server.sendAjaxRequest(
		"graph.get",
		{
			"selectHosts": "*",
			"search": {
				name: "- Report"
			}
		},
		function (e) {
			graphs = e.result;
			render();
		},
		error
	)
}

Retrieving Graphs Images Instead of Graph Data

By this time you should have noticed that the Zabbix API allows to retrieve values for the graphs, but no images. An additional PHP file will be stored with the HTML and JS files, as a helper to call the web interface by using php_curl.

You can get it on https://zabbix.org/wiki/Get_Graph_Image_PHP. I made a couple modifications to it in order to pass username and password on the URL query, with parameters for the graph ID, the timespan, and the image dimensions.

<?php
//////////
// GraphImgByID v1.1 
// (c) Travis Mathis - travisdmathis@gmail.com
// It's free use it however you want.
// ChangeLog:
// 1/23/12 - Added width and height to GetGraph Function
// 23/7/13 - Zabbix 2.0 compatibility
// ERROR REPORTING
error_reporting(E_ALL);
set_time_limit(1800);


$graph_id = filter_input(INPUT_GET,'id');
$period= filter_input(INPUT_GET,'period');
$width= filter_input(INPUT_GET,'width');
$height = filter_input(INPUT_GET,'height');
$user = filter_input(INPUT_GET,'user');
$pass = filter_input(INPUT_GET,'pass');

//CONFIGURATION
$z_server = 'zabbix_url'; //set your URL here
$z_user = $user;
$z_pass = $pass;
$z_img_path = "/usr/local/share/zabbix/custom_pages/tmp_images/";

//NON CONFIGURABLE
$z_tmp_cookies = "";
$z_url_index = $z_server . "index.php";
$z_url_graph = $z_server . "chart2.php";
$z_url_api = $z_server . "api_jsonrpc.php";

// Zabbix 1.8
// $z_login_data  = "name=" .$z_user ."&password=" .$z_pass ."&enter=Enter";
// Zabbix 2.0
$z_login_data = array('name' => $z_user, 'password' => $z_pass, 'enter' => "Sign in");

// FUNCTION
function GraphImageById($graphid, $period = 3600, $width, $height) {
    global $z_server, $z_user, $z_pass, $z_tmp_cookies, $z_url_index, $z_url_graph, $z_url_api, $z_img_path, $z_login_data;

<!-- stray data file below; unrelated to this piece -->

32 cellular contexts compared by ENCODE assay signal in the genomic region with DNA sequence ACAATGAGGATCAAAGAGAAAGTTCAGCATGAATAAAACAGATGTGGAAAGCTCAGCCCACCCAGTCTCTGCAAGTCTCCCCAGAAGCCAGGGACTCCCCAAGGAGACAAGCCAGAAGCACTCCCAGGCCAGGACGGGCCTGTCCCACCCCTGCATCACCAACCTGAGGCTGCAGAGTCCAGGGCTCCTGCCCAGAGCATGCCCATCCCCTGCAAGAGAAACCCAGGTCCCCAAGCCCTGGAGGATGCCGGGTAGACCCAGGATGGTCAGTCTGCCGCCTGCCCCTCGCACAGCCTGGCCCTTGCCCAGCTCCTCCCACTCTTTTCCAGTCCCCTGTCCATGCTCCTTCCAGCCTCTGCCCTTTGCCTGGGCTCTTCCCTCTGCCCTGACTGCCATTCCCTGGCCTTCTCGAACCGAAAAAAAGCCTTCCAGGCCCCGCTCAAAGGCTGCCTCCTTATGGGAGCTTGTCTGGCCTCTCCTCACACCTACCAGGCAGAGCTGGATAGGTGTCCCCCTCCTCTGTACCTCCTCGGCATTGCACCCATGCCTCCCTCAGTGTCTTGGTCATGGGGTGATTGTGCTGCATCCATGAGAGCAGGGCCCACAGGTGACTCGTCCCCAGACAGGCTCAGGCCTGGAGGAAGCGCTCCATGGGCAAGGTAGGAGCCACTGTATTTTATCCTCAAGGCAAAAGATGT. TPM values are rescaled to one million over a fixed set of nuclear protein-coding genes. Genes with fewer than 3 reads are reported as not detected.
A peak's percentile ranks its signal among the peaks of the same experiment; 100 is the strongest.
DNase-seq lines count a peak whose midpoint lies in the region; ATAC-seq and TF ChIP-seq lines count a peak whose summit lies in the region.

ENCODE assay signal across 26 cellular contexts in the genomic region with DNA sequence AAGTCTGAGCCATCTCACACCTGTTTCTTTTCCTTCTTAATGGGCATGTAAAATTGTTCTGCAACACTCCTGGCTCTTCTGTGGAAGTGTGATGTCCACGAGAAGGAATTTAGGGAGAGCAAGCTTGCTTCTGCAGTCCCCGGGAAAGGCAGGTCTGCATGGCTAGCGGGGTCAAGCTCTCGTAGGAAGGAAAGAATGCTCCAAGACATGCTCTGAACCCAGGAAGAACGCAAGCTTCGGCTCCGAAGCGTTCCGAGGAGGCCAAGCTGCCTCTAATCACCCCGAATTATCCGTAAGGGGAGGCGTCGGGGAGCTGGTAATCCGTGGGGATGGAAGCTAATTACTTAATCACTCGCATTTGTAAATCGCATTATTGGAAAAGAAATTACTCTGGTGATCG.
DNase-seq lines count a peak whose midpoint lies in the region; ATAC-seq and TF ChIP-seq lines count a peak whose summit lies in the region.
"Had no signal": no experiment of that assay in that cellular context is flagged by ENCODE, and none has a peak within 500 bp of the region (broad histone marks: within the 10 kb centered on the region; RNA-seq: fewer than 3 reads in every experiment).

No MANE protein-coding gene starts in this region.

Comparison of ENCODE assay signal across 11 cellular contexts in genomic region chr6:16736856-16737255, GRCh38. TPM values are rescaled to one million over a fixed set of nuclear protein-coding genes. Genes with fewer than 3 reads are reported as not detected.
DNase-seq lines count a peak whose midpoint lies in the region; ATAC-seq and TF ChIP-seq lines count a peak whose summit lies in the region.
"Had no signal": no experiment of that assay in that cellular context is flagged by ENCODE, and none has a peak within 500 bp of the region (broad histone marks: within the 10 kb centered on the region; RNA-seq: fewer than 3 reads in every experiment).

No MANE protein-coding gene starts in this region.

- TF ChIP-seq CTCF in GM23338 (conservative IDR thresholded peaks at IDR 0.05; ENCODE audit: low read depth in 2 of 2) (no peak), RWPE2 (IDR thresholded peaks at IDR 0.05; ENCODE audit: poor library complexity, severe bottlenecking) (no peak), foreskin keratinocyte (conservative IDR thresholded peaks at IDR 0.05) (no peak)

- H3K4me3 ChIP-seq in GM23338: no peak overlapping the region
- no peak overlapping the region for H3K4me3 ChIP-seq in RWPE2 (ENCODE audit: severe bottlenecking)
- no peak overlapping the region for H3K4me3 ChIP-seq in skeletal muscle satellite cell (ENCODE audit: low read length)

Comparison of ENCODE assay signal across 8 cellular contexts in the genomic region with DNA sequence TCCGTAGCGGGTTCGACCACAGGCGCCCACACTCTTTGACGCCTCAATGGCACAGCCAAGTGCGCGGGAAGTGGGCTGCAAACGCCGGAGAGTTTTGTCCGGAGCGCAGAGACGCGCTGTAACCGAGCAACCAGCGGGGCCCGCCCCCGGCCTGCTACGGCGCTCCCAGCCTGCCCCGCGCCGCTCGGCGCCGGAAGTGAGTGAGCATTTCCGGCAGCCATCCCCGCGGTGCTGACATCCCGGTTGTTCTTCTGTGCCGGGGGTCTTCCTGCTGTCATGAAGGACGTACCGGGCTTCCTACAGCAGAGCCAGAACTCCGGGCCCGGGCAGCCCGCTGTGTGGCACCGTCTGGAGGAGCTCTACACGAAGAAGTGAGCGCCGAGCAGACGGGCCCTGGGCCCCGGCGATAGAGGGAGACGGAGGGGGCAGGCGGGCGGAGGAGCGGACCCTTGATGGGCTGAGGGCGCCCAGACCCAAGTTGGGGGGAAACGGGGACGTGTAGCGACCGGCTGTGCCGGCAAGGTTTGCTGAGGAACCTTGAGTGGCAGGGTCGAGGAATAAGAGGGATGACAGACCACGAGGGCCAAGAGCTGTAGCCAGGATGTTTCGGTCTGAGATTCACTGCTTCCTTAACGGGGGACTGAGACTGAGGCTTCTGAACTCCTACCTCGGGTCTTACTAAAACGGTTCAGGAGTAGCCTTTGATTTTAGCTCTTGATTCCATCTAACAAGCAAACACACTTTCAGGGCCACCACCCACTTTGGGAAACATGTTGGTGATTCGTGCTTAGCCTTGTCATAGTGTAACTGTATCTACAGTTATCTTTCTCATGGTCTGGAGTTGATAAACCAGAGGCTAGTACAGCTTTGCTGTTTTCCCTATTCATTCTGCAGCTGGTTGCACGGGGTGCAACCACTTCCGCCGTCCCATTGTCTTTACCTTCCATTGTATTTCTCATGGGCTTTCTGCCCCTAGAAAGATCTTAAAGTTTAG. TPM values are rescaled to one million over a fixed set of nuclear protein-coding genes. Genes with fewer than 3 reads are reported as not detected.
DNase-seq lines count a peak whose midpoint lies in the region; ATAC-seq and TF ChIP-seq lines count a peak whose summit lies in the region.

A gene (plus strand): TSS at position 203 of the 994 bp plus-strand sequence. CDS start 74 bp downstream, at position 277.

// file names
    $filename_cookie = $z_tmp_cookies . "zabbix_cookie_" . $graphid . ".txt";
    $image_name = $z_img_path . "zabbix_graph_" . $graphid . ".png";

    //setup curl
    $ch = curl_init();
    curl_setopt($ch, CURLOPT_URL, $z_url_index);
    curl_setopt($ch, CURLOPT_HEADER, false);
    curl_setopt($ch, CURLOPT_RETURNTRANSFER, true);
    curl_setopt($ch, CURLOPT_BINARYTRANSFER, true);
    curl_setopt($ch, CURLOPT_SSL_VERIFYPEER, false);
    curl_setopt($ch, CURLOPT_POST, true);
    curl_setopt($ch, CURLOPT_POSTFIELDS, $z_login_data);
    curl_setopt($ch, CURLOPT_COOKIEJAR, $filename_cookie);
    curl_setopt($ch, CURLOPT_COOKIEFILE, $filename_cookie);
    // login
    curl_exec($ch);
    // get graph
    curl_setopt($ch, CURLOPT_URL, $z_url_graph . "?graphid=" . $graphid . "&width=" . $width . "&height=" . $height . "&period=" . $period);
    $output = curl_exec($ch);
    curl_close($ch);
    // delete cookie
    header("Content-type: image/png");
    unlink($filename_cookie);
    /*
      $fp = fopen($image_name, 'w');
      fwrite($fp, $output);
      fclose($fp);
      header("Content-type: text/html");
     */
    return $output;
}

echo GraphImageById($graph_id, $period, $width, $height);

Quick and Dirty Frontend

You should be able to customize this small frontend to your needs.

<html>

<head>
	<link rel="stylesheet" href="https://unpkg.com/chota@latest">
	<script src="https://cdnjs.cloudflare.com/ajax/libs/jquery/3.3.1/jquery.min.js"></script>
	<script src="https://cdn.jsdelivr.net/npm/js-cookie@2/src/js.cookie.min.js"></script>
	<script src="jqzabbix.js"></script>
	<style>
		.host-container {
			margin-bottom: 3em;
		}
		@media print {
			.host-container {
				page-break-before: auto;
				page-break-after: auto;
				page-break-inside: avoid;
			}
			img {
				display: block;
				page-break-before: auto;
				page-break-after: auto;
				page-break-inside: avoid;
			}
		}
	</style>
</head>

<body>
	<div id="container" class="container">

		<div class="row" style="margin-bottom: 3em">
			<div class="col">
				<h2>Services and Availability Report</h2>
				<table id="table" class="bg-dark">
					<thead>
						<th>Host Name</th>
						<th>Target</th>
						<th class="is-text-center">Availibilty</th>